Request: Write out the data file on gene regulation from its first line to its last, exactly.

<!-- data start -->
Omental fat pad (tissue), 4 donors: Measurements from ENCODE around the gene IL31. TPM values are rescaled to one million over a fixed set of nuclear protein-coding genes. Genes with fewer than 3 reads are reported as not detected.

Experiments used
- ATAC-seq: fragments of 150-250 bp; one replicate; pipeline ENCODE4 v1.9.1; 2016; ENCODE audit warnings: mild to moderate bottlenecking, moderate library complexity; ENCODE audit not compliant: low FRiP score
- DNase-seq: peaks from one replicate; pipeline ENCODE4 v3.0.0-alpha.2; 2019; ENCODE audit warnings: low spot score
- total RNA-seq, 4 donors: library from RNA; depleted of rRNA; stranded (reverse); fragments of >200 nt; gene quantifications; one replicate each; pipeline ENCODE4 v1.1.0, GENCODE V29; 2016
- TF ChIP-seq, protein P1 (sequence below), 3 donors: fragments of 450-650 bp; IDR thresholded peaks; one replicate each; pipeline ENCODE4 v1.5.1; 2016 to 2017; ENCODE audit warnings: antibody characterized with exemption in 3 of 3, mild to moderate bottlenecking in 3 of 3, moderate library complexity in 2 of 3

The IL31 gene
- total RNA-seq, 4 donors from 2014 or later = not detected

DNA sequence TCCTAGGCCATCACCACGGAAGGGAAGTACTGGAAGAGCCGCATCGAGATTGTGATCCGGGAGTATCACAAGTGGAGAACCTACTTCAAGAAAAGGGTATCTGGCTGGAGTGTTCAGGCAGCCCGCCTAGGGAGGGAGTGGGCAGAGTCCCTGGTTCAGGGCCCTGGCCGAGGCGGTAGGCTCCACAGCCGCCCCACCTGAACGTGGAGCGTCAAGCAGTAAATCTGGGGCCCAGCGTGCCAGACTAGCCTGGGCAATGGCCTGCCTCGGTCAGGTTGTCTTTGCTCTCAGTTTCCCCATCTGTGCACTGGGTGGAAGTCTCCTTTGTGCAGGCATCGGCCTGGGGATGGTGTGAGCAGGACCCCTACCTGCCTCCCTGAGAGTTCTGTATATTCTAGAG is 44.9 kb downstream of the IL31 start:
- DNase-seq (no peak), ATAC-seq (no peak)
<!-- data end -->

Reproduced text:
Omental fat pad (tissue), 4 donors: Measurements from ENCODE around the gene IL31. TPM values are rescaled to one million over a fixed set of nuclear protein-coding genes. Genes with fewer than 3 reads are reported as not detected.

Experiments used
- ATAC-seq: fragments of 150-250 bp; one replicate; pipeline ENCODE4 v1.9.1; 2016; ENCODE audit warnings: mild to moderate bottlenecking, moderate library complexity; ENCODE audit not compliant: low FRiP score
- DNase-seq: peaks from one replicate; pipeline ENCODE4 v3.0.0-alpha.2; 2019; ENCODE audit warnings: low spot score
- total RNA-seq, 4 donors: library from RNA; depleted of rRNA; stranded (reverse); fragments of >200 nt; gene quantifications; one replicate each; pipeline ENCODE4 v1.1.0, GENCODE V29; 2016
- TF ChIP-seq, protein P1 (sequence below), 3 donors: fragments of 450-650 bp; IDR thresholded peaks; one replicate each; pipeline ENCODE4 v1.5.1; 2016 to 2017; ENCODE audit warnings: antibody characterized with exemption in 3 of 3, mild to moderate bottlenecking in 3 of 3, moderate library complexity in 2 of 3

The IL31 gene
- total RNA-seq, 4 donors from 2014 or later = not detected

DNA sequence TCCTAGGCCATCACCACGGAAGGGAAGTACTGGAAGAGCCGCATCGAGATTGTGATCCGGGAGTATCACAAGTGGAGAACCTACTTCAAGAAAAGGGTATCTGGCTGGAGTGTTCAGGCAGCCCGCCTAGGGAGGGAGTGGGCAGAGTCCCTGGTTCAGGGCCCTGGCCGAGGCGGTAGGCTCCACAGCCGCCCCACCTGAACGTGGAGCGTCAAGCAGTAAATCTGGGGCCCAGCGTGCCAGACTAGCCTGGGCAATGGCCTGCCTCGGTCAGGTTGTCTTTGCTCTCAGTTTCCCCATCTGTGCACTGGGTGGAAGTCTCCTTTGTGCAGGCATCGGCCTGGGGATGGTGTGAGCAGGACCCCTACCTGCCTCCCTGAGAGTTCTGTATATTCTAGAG is 44.9 kb downstream of the IL31 start:
- DNase-seq (no peak), ATAC-seq (no peak)